BOOK REVIEW: NINTH HOUSE BY LEIGH BARDUGO

Summary:

  • published by:Gollancz
  • genres: fantasy, dark academia, adult
  • content warnings: rape of a child, sexual assault under influence of a magical drug, drowning, heavy violence, gore, drug addiction, overdosing, death, suicide, blackmail, self-harm, and forced consumption of human waste.
  • Read if you liked: The Secret History, If We Were Villains, Sawkill Girls

Synopsis:

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Galaxy “Alex” Stern is the most unlikely member of Yale’s freshman class. Raised in the Los Angeles hinterlands by a hippie mom, Alex dropped out of school early and into a world of shady drug dealer boyfriends, dead-end jobs, and much, much worse. By age twenty, in fact, she is the sole survivor of a horrific, unsolved multiple homicide. Some might say she’s thrown her life away. But at her hospital bed, Alex is offered a second chance: to attend one of the world’s most elite universities on a full ride. What’s the catch, and why her?

Still searching for answers to this herself, Alex arrives in New Haven tasked by her mysterious benefactors with monitoring the activities of Yale’s secret societies. These eight windowless “tombs” are well-known to be haunts of the future rich and powerful, from high-ranking politicos to Wall Street and Hollywood’s biggest players. But their occult activities are revealed to be more sinister and more extraordinary than any paranoid imagination might conceive.

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Ninth House is a book I think the entire community has been looking forward to. I had really high expectations for this. I have enjoyed all of Leigh Bardugo’s books, but I was interested to see how I would enjoy her writing in an adult context. I really love adult fantasy and dark academia so I thought this would be a hit, but I was still a little apprehensive.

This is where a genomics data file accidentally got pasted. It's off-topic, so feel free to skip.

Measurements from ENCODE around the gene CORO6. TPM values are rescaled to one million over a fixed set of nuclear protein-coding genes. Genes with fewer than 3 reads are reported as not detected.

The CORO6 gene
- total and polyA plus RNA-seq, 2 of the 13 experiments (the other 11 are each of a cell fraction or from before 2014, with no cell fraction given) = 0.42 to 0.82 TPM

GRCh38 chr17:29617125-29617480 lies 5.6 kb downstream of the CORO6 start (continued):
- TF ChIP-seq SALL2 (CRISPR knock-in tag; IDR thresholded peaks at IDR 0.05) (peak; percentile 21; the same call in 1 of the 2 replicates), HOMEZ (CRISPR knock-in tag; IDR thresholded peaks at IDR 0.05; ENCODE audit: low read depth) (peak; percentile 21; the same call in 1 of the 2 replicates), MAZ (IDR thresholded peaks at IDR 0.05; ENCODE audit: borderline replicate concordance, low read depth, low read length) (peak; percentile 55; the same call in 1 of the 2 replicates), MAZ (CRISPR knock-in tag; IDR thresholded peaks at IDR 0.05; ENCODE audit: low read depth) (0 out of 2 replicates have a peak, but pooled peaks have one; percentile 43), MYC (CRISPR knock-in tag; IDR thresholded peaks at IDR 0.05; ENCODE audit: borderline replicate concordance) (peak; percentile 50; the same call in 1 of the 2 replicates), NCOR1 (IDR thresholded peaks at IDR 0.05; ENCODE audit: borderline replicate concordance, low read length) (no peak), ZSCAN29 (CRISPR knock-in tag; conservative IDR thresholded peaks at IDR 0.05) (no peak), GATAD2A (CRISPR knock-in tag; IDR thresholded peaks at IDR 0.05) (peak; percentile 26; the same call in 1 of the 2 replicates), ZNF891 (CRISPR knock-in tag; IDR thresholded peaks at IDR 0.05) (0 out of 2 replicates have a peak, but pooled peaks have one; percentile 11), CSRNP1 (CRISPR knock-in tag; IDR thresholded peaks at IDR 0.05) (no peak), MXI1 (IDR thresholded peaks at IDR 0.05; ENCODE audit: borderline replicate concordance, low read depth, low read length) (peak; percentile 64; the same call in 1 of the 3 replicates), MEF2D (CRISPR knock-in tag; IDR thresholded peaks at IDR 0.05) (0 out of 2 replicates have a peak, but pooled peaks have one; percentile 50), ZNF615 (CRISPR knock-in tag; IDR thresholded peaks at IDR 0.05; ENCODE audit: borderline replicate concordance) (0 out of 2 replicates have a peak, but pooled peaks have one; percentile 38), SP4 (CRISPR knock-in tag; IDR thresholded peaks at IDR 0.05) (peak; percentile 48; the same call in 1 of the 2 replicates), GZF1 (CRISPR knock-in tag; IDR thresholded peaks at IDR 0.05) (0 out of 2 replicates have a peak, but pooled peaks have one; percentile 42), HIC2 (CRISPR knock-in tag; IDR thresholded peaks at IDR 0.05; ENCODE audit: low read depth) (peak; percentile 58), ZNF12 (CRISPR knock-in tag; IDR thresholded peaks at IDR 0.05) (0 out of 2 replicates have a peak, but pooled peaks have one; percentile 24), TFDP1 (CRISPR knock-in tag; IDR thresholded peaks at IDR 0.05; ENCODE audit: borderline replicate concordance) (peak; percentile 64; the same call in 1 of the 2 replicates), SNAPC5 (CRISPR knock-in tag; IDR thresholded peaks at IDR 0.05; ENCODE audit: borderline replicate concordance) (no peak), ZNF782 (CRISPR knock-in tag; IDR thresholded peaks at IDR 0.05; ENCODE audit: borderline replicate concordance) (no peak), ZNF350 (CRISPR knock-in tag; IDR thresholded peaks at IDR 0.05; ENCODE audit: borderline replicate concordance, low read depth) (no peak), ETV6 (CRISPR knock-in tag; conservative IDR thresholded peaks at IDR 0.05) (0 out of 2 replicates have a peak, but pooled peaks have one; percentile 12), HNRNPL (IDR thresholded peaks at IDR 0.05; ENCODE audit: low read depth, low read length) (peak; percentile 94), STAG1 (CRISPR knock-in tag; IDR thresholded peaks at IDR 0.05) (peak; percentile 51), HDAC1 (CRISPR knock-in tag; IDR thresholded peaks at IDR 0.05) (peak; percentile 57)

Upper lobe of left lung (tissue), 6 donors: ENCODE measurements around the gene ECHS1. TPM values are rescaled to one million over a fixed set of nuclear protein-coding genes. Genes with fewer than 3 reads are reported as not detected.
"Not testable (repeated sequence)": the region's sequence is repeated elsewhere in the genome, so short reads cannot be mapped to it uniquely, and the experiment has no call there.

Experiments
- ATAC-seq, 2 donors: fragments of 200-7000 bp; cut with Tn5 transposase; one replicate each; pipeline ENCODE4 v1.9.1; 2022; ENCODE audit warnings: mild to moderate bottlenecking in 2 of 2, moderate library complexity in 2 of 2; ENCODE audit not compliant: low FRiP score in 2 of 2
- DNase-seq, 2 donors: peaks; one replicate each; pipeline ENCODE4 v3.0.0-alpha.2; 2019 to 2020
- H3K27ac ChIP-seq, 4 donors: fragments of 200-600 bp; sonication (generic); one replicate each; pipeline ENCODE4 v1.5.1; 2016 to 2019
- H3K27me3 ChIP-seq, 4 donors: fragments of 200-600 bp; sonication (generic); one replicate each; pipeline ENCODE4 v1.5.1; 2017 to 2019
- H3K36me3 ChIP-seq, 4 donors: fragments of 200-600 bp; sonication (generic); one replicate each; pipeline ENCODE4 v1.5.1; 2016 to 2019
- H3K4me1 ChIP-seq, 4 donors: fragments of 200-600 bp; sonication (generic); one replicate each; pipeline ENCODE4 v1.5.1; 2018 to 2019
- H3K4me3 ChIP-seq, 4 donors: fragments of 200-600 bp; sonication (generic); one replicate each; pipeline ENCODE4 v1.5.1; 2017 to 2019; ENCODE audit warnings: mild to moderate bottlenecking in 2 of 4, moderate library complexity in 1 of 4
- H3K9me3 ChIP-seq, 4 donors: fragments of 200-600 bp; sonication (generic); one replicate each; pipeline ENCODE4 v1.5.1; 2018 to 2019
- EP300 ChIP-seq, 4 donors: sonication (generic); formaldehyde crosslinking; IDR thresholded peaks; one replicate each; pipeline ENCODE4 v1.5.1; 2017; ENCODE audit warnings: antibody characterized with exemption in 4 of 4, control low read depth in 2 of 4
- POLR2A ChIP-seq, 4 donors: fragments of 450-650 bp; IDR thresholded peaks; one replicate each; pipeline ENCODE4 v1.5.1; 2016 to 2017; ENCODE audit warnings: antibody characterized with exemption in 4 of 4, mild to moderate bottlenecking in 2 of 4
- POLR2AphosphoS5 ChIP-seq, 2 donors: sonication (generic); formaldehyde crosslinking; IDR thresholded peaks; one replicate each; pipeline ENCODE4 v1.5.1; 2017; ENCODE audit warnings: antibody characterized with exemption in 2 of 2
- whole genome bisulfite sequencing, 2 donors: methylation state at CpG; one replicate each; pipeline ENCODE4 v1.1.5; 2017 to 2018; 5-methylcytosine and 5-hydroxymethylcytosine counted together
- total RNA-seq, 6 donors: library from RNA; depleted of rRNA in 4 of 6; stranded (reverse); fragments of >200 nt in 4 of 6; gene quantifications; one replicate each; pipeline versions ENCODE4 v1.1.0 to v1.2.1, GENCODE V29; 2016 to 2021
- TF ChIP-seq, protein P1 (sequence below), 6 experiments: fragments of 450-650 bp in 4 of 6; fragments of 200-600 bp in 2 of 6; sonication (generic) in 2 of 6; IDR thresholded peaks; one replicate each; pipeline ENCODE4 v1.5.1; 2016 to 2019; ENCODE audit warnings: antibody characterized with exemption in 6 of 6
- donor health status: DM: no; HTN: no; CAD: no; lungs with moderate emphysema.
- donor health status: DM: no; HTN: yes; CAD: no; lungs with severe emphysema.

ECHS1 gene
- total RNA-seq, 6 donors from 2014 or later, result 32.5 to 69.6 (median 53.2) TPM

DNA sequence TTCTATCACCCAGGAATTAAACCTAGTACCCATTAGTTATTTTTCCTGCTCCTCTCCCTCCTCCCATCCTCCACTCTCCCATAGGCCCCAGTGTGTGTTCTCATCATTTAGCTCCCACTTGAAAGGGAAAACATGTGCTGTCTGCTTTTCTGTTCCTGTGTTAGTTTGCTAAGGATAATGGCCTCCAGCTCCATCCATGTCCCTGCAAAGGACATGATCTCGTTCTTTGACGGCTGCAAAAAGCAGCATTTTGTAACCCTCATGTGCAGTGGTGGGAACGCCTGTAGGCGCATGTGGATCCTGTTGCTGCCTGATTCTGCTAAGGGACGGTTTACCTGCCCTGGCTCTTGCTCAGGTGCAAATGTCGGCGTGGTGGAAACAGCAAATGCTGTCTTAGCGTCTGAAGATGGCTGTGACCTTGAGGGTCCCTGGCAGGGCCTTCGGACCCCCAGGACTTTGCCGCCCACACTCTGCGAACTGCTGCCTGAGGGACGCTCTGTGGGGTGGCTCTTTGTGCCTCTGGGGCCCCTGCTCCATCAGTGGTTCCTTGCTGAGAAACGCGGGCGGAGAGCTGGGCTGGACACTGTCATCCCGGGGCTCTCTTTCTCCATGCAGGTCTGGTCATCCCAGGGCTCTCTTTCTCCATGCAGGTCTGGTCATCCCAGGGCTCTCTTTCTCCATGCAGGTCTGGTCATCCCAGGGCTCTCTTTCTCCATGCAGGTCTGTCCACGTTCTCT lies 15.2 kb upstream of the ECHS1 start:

Ninth House is almost exactly what I expected from Leigh Bardugo. Compelling and complex main characters. A long drawn out mystery with heaps of plot twists. Dark themes, but also themes around speaking out, finding your voice and female empowerment.

That is what made it good – but it’s also what made it only a four-star. As much as I enjoyed this, it didn’t have that extra ba-boom spark that I really look for in a Leigh Bardugo book. In all fairness, though, my expectations were high. I felt like I was in a dream reading Crooked Kingdom when that came out and I’ve been chasing that high ever since. It’s hard for things to measure up.

“That was what magic did. It revealed the heart of who you’d been before life took away your belief in the possible. It gave back the world all lonely children longed for.”

Ninth House is led by Galaxy ‘Alex’ Stern, a new freshman to Yale who’s inducted into Lethe house under mysterious circumstances we learn about later. Lethe is basically a group of people who watch over the secret societies that, literally, practice dark magic. Alex is mentored by Daniel Arlington, referred to as ‘Darlington’, who is a perfect man I adore – and who also has gone missing at the start of the book.

The narrative flips between two timelines. The winter, following Alex after the disappearance of Darlington as she investigates the murder of a student called Tara. And then the previous spring, following the events leading up to Alex getting admitted into Yale and her tutelage under Darlington.

“Magic has nearly killed him, but in the end it had saved him. Just like in the stories”